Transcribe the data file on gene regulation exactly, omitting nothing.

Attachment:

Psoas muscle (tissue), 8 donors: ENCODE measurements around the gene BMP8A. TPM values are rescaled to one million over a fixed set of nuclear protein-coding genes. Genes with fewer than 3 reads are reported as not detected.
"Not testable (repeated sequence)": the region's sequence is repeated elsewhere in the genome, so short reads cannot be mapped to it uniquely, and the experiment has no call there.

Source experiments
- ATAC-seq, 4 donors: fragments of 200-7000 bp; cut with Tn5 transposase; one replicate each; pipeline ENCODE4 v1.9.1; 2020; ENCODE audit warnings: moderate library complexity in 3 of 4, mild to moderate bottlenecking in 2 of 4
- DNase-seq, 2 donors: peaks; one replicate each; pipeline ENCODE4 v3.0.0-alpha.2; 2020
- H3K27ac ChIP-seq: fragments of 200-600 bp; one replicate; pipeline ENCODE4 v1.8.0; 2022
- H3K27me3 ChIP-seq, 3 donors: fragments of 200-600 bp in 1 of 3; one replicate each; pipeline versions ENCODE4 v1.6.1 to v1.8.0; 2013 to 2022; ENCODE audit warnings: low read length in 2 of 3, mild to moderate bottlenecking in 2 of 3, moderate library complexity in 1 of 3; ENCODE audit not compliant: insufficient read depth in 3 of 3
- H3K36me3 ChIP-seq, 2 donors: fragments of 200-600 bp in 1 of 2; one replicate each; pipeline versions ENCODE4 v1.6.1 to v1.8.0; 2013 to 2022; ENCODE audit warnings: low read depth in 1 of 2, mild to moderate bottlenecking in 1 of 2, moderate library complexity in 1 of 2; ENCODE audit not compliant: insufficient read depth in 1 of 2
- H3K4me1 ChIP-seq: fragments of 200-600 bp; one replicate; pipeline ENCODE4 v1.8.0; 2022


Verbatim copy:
Psoas muscle (tissue), 8 donors: ENCODE measurements around the gene BMP8A. TPM values are rescaled to one million over a fixed set of nuclear protein-coding genes. Genes with fewer than 3 reads are reported as not detected.
"Not testable (repeated sequence)": the region's sequence is repeated elsewhere in the genome, so short reads cannot be mapped to it uniquely, and the experiment has no call there.

Source experiments
- ATAC-seq, 4 donors: fragments of 200-7000 bp; cut with Tn5 transposase; one replicate each; pipeline ENCODE4 v1.9.1; 2020; ENCODE audit warnings: moderate library complexity in 3 of 4, mild to moderate bottlenecking in 2 of 4
- DNase-seq, 2 donors: peaks; one replicate each; pipeline ENCODE4 v3.0.0-alpha.2; 2020
- H3K27ac ChIP-seq: fragments of 200-600 bp; one replicate; pipeline ENCODE4 v1.8.0; 2022
- H3K27me3 ChIP-seq, 3 donors: fragments of 200-600 bp in 1 of 3; one replicate each; pipeline versions ENCODE4 v1.6.1 to v1.8.0; 2013 to 2022; ENCODE audit warnings: low read length in 2 of 3, mild to moderate bottlenecking in 2 of 3, moderate library complexity in 1 of 3; ENCODE audit not compliant: insufficient read depth in 3 of 3
- H3K36me3 ChIP-seq, 2 donors: fragments of 200-600 bp in 1 of 2; one replicate each; pipeline versions ENCODE4 v1.6.1 to v1.8.0; 2013 to 2022; ENCODE audit warnings: low read depth in 1 of 2, mild to moderate bottlenecking in 1 of 2, moderate library complexity in 1 of 2; ENCODE audit not compliant: insufficient read depth in 1 of 2
- H3K4me1 ChIP-seq: fragments of 200-600 bp; one replicate; pipeline ENCODE4 v1.8.0; 2022